For the externship, many of the second years will be going out of the area, some are returning to the home-state while others are travelling to entirely new places. There is a group of students travelling to Ghana, another group to Costa Rica, and other students will be travelling to China, Thailand, Scotland and Canada. I will be staying in the Los Angeles area and learning more about how occupational therapy services can be better integrated into the palliative care services within an acute pediatric hematology-oncology population. I am very excited to take this opportunity to widen my scope of experience within this population and to find more ways of helping the families involved in such life-changing experiences.

Although it is a challenge, it is so important to not get ahead of yourself (balance, right??). I always take a moment to be sure to be present and appreciative of what is happening today. This has always been something that I need to work on since I tend to be a ‘planner.’ So instead of becoming stressed about “will everything in my externship turn out just as I hope it will?”, or “what will my schedule be during the two weeks away from class?”, I think back on the semester and on the year, and I just slow myself down. This year has been a year of growth for all of my peers. It is awesome to see how everyone interacts in class and in clinical scenarios now that we have gone through the practice immersions and are investigating the elective courses. It has also been amazing to see how viewpoints and career goals change. The different things which I see inspire passion within my classmates is so refreshing. Imagine if we were each interested in the exact same thing. Our practice would never grow and flourish as OT has had the opportunity to do.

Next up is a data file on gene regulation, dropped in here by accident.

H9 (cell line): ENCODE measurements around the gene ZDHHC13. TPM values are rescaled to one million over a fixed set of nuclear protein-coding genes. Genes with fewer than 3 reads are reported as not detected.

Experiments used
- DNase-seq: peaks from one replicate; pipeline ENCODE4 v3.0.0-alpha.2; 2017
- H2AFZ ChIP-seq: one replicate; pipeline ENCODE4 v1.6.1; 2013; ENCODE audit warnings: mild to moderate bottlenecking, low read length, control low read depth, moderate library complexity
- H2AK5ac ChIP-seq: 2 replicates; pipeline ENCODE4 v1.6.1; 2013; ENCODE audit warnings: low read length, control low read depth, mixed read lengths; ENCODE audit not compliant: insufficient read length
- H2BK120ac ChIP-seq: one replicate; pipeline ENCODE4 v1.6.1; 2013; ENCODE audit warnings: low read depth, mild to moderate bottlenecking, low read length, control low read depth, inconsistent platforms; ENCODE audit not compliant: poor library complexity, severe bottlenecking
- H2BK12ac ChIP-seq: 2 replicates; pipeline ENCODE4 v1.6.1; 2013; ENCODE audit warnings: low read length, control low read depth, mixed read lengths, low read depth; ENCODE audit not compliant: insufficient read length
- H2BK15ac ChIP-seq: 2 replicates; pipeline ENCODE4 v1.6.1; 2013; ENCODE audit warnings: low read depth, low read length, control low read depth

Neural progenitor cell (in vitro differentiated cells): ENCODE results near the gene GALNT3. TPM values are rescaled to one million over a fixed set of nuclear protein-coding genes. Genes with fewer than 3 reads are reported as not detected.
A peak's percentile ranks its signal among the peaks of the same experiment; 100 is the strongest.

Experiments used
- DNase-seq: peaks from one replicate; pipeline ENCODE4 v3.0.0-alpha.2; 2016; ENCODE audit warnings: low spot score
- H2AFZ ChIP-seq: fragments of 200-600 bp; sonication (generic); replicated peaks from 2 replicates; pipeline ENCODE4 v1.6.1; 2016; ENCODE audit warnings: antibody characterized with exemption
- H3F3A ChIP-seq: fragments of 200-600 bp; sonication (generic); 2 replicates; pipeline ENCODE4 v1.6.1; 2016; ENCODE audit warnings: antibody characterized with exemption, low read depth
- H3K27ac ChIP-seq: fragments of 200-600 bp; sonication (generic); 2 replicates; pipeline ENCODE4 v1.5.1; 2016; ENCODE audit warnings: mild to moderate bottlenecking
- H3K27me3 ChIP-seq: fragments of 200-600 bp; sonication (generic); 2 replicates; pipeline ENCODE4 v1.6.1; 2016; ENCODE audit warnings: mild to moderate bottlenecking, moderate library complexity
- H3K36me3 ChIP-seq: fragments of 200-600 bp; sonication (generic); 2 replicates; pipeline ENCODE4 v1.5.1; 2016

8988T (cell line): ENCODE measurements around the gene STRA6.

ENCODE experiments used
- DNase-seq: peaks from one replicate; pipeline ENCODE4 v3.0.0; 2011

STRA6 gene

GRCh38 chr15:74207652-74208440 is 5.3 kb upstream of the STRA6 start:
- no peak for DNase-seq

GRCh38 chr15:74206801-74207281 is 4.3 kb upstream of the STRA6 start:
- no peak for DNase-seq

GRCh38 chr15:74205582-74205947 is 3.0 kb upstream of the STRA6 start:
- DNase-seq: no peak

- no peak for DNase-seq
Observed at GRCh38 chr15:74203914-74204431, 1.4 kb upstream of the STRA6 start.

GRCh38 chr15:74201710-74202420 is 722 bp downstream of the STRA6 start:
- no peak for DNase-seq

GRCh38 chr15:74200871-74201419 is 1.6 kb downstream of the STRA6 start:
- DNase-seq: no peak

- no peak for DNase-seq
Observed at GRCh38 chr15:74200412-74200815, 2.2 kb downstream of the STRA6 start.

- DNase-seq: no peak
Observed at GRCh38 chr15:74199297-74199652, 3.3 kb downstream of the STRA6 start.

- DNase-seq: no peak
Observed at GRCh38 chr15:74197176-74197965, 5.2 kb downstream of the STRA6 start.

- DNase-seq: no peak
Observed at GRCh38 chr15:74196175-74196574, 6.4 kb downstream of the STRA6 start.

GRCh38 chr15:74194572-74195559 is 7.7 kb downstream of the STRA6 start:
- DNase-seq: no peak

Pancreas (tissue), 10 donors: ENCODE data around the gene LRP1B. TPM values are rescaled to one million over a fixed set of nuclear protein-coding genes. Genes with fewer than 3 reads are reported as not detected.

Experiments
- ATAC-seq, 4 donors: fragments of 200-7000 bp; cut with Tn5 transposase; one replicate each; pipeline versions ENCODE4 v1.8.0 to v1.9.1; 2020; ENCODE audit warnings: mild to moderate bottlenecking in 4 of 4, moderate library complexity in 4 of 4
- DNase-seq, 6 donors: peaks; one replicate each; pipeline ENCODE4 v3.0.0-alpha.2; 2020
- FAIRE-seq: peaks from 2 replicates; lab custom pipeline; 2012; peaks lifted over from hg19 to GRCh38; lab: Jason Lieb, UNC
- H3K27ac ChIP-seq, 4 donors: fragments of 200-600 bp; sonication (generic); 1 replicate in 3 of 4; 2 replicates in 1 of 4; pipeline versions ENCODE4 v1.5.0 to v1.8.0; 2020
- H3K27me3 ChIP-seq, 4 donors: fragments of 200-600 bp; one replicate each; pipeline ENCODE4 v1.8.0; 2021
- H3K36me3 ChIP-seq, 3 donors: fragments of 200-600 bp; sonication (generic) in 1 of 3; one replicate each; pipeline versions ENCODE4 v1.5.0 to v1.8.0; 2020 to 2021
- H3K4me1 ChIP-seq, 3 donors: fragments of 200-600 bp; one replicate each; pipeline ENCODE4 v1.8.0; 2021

Education is not the filling of a pail, but the lighting of a fire — W. B. Yeats


The Road to Centennial Vision: USC–Thailand Collaborations ⟩
December 17, 2012, by Alisa

Classes Externships International

I recently had a poster presentation for my community programming class! It was super exciting to be able to see the finish products of our semester long work. Throughout the project, I learned that although working independent has its perks and glory, it could be very hard to motivate oneself to do project. No joke. Even though I felt comfortable asking my professor any questions I had, it would have been nice to have a partner whom I could bounce ideas with. So, I’ve learned my lesson, but in case you’re wondering about my project, which I’m really excited about. Here is a little synopsis of it.

Title: The Road to Centennial Vision: USC–Thailand Collaborations